John Legend had no qualms about speaking his mind in the new, six-part documentary series, Surviving R. Kelly.
The Lifetime series, which was directed by filmmaker Dream Hampton and began airing on Thursday, features interviews with over 50 people — including several women who claim to be victims of sexual misconduct by Kelly, and more who claim to have witnessed impropriety between the artist and his then-underaged protege, Aaliyah. R. Kelly has long denied the allegations against him.
The series also features sit-downs with some of Kelly’s peers in the music industry, among them Legend — who addressed the artist’s rise to success, specifically with his massive 1996 hit “I Believe I Can Fly,” from the Space Jam soundtrack.
“‘I Believe I Can Fly’ is a powerful song and it inspired a lot of people,” Legend noted. “It was just massive.”
However, the singer also spoke candidly about the allegations against Kelly, which have long been a part of the embattled performer’s controversial legacy. “R. Kelly has brought so much pain to so many people,” Legend said in one of his interviews. “Time’s up for R. Kelly.”
After the first part of Surviving R. Kelly aired on Thursday, Legend tweeted about his appearance in the series, reiterating his support for Kelly’s alleged victims.
“To everyone telling me how courageous I am for appearing in the doc, it didn’t feel risky at all,” he wrote. “I believe these women and don’t give a f**k about protecting a serial child rapist. Easy decision.”
“Also I’m happy to support the work of people like my friends at @ALongWalkHome who have been speaking out on behalf of the survivors for a long time,” Legend added. “We should all thank my friend @dreamhampton for her very necessary work to create #SurvivingRKelly. These survivors deserved to be lifted up and heard. I hope it gets them closer to some kind of justice.”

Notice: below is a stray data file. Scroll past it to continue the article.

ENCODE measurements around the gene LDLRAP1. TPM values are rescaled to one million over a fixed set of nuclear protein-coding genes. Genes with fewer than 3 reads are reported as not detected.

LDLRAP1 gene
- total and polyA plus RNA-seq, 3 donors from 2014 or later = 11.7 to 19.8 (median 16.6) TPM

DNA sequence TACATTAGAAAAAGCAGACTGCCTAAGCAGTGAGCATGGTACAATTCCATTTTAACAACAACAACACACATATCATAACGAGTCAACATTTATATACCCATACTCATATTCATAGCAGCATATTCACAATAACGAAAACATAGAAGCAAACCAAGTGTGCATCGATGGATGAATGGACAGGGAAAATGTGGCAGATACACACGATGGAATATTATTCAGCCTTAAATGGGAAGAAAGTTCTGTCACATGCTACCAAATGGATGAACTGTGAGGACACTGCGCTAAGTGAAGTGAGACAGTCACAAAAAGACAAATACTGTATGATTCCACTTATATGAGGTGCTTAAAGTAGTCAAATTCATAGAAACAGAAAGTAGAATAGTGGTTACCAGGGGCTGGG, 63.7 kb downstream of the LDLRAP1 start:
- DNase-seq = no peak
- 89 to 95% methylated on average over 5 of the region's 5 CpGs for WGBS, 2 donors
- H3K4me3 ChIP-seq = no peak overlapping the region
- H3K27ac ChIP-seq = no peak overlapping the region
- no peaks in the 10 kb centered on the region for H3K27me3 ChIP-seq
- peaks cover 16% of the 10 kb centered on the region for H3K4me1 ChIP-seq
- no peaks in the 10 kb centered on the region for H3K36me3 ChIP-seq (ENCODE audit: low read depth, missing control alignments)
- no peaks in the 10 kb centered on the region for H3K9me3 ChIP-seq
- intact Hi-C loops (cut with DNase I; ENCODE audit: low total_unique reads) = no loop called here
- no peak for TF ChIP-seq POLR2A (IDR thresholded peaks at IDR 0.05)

Speaking with Shadow and Act in an interview published on Thursday morning, Hampton opened up about the difficulties the production faced finding celebrities who were willing to speak out.
“John Legend was the only one,” Hampton revealed. “I asked Jay-Z, I asked Mary J. Blige, I asked Lil Kim, Erykah Badu, Dave Chappelle… I mean, most people just don’t want to touch it. I remember Ahmir [“Questlove” Thompson] was like, ‘I would do anything for you but I can’t do this.’ It’s not because they support him, it’s because it’s so messy and muddy.”
“It’s that turning away that has allowed this to go on.”
Questlove addressed Hampton’s comments on Twitter on Thursday, explaining his reasoning for not wanting to appear in the docuseries.
“I always thought Kels was trash,” The Roots drummer wrote in a since-deleted tweet. “My reason for declining the RKelly docu that I support 10000000 percent is I didn’t wanna be in the ‘good times’ portion of the doc, like stanning for his ‘genius’. I was asked to talk about his genius. I do not nor have I EVER stanned for him.”
Hampton fired back, quoting Questlove’s tweet and adding, “I didn’t ask you about his ‘Genius.’ I’ve never thought he was a genius. I asked you to come on camera and say the same thing you said on Twitter. I told you I need Black male allies.”
Ahead of the show’s premiere, Kelly’s lawyer, Brian Nix, sent a legal warning to Lifetime threatening to sue the network if they didn’t pull the docuseries, TMZ reports. According to the letter published by TMZ, Nix claims that many of the allegations made in the documentary are false, and further alleges that Lifetime knowingly included false accounts.
In response, the network defended their series with a brief and pointedly worded public statement, sharing, “Lifetime has always been a brand that champions women’s stories. The documentary will air as scheduled.”
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